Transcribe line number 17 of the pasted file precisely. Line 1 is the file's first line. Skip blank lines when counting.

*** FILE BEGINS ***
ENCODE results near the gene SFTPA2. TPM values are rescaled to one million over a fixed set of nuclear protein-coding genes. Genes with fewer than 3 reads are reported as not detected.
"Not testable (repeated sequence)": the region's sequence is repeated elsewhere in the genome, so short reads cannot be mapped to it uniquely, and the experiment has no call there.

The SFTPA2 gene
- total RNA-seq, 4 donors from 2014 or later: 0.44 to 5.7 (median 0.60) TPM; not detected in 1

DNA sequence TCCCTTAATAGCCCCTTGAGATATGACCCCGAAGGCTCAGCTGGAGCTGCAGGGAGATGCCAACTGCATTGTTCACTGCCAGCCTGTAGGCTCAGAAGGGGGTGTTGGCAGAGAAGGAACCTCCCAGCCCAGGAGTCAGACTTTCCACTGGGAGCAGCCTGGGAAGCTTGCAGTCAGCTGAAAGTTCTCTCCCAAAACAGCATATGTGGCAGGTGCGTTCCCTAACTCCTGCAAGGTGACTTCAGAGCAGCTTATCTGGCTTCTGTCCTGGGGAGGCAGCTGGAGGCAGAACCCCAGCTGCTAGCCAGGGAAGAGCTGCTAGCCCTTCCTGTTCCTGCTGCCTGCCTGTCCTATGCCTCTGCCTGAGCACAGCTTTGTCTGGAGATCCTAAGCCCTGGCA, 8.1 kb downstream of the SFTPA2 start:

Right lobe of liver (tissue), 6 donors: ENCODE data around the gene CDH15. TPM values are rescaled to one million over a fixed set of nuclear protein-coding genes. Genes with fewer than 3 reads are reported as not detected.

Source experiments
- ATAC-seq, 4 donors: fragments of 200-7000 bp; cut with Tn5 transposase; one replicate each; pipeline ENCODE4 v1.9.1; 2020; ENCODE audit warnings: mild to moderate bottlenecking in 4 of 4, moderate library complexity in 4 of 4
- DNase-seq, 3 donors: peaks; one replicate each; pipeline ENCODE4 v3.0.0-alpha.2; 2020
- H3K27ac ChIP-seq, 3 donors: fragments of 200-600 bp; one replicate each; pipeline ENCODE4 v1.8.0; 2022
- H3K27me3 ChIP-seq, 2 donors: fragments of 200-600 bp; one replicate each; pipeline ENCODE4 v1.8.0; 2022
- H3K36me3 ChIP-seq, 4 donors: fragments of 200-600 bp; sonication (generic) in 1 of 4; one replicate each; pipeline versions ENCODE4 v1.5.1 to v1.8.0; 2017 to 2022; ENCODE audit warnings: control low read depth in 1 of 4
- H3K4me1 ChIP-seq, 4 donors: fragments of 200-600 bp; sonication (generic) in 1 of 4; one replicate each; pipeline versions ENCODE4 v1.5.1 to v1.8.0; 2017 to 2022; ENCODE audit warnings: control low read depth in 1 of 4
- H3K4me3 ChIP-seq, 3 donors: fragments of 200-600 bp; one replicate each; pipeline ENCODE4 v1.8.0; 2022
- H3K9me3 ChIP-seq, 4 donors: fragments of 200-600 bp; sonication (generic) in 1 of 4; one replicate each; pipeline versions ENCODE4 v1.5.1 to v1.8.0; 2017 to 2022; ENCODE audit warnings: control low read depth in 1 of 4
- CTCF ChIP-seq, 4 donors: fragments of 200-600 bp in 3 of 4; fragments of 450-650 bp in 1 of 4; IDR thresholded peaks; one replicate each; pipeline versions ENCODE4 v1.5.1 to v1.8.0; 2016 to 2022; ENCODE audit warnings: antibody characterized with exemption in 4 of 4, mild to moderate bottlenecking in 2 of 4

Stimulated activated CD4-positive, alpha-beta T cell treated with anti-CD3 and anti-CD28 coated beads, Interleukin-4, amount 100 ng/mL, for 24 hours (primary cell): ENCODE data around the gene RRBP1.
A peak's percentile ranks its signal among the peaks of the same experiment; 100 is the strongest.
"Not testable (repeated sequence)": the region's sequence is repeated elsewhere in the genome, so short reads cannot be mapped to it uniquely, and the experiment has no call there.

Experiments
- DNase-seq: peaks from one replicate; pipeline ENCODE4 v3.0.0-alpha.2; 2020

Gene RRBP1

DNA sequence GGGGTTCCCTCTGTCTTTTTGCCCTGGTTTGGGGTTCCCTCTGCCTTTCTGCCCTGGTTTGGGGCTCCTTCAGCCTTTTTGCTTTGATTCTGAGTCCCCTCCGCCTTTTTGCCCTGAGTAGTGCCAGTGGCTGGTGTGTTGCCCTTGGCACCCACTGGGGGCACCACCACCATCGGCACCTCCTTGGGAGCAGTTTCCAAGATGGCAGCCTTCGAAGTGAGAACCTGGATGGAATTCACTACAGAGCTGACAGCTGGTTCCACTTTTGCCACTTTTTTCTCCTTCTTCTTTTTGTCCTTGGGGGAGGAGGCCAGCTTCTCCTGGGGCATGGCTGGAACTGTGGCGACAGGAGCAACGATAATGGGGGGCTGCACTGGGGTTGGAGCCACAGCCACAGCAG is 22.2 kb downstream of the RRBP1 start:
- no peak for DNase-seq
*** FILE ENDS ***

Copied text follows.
Stimulated activated CD4-positive, alpha-beta T cell treated with anti-CD3 and anti-CD28 coated beads, Interleukin-4, amount 100 ng/mL, for 24 hours (primary cell): ENCODE data around the gene RRBP1.